2.  The particular focus to Wycliffe’s training was another great attraction for me:  We have sought to concentrate on 3-4 main ends or goals.  For sure, we cover the core curriculum in biblical studies, doctrine, church history, ethics etc.  But to what end?  The answer is that we seek to train: leaders, preachers, evangelists, church planters and apologists.  This requires practical and pastoral focus.  Hence, alongside the rigorous academic demands of being a PPH of Oxford University, Pastor-teachers such as myself seek to bring grass-roots ministry experience to earth the teaching in real ministry goals.

3.  Wycliffe Hall has a marvellous academic and ecclesiastic heritage.  For sure, not everyone at Wycliffe will study on the demanding 2-year BA course or do post graduate study.  Of course for some this also means many other opportunities to excel in sports, debate, church life, etc.  But Wycliffe seeks to make the most of the excellent resources which a university town offers:  rigorous academic scholarship and the marvellous heritage of a university which, after all has the Scriptural words “The Lord is my Light” as its foundational motto.  I do not want to forget, either, that the vision of the founders of Wycliffe Hall, under the leadership of the great JC Ryle, was in part that Wycliffe Hall would be a witness to the University, reminding them that the learned mind is a humble mind which first bows its head before its maker before bowing over its books.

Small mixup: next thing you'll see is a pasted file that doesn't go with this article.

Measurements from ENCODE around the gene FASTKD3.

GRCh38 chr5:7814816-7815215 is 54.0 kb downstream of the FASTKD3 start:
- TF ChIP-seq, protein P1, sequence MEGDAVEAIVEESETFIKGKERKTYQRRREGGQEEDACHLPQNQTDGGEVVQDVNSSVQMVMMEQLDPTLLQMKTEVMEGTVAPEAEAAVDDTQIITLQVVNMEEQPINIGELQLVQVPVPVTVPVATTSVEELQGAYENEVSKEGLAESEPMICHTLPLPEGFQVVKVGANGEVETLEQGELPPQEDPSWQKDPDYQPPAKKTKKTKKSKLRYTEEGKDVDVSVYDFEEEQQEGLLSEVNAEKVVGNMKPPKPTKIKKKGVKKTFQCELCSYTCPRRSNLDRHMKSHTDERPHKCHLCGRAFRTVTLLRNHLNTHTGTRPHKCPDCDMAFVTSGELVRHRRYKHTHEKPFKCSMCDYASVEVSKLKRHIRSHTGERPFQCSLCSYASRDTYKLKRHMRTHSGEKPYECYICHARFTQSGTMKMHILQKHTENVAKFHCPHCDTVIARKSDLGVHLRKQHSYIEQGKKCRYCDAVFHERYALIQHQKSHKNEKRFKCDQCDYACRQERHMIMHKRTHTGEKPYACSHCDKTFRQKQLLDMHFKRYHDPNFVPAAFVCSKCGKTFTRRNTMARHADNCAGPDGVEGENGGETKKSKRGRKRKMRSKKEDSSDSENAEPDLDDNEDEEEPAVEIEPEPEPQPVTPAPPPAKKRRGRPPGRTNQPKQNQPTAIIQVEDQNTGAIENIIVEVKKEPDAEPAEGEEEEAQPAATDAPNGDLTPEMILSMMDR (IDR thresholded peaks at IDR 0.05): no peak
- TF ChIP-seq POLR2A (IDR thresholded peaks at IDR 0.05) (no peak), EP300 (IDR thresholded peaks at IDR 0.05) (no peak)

There is much more, but for now, I do hope Julian and others, that you will pray for Wycliffe and Oak Hill, as well as the other evangelical colleges.  We are not in competition with each other.  We need your support and encouragement and prayer in order that we may, under God, do our utmost to form godly ministers for Gospel work up and down our land.

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6 thoughts on “Wycliffe Hall and the “posh college” debate

  1. Julian Mann September 3, 2009 / 8:30 am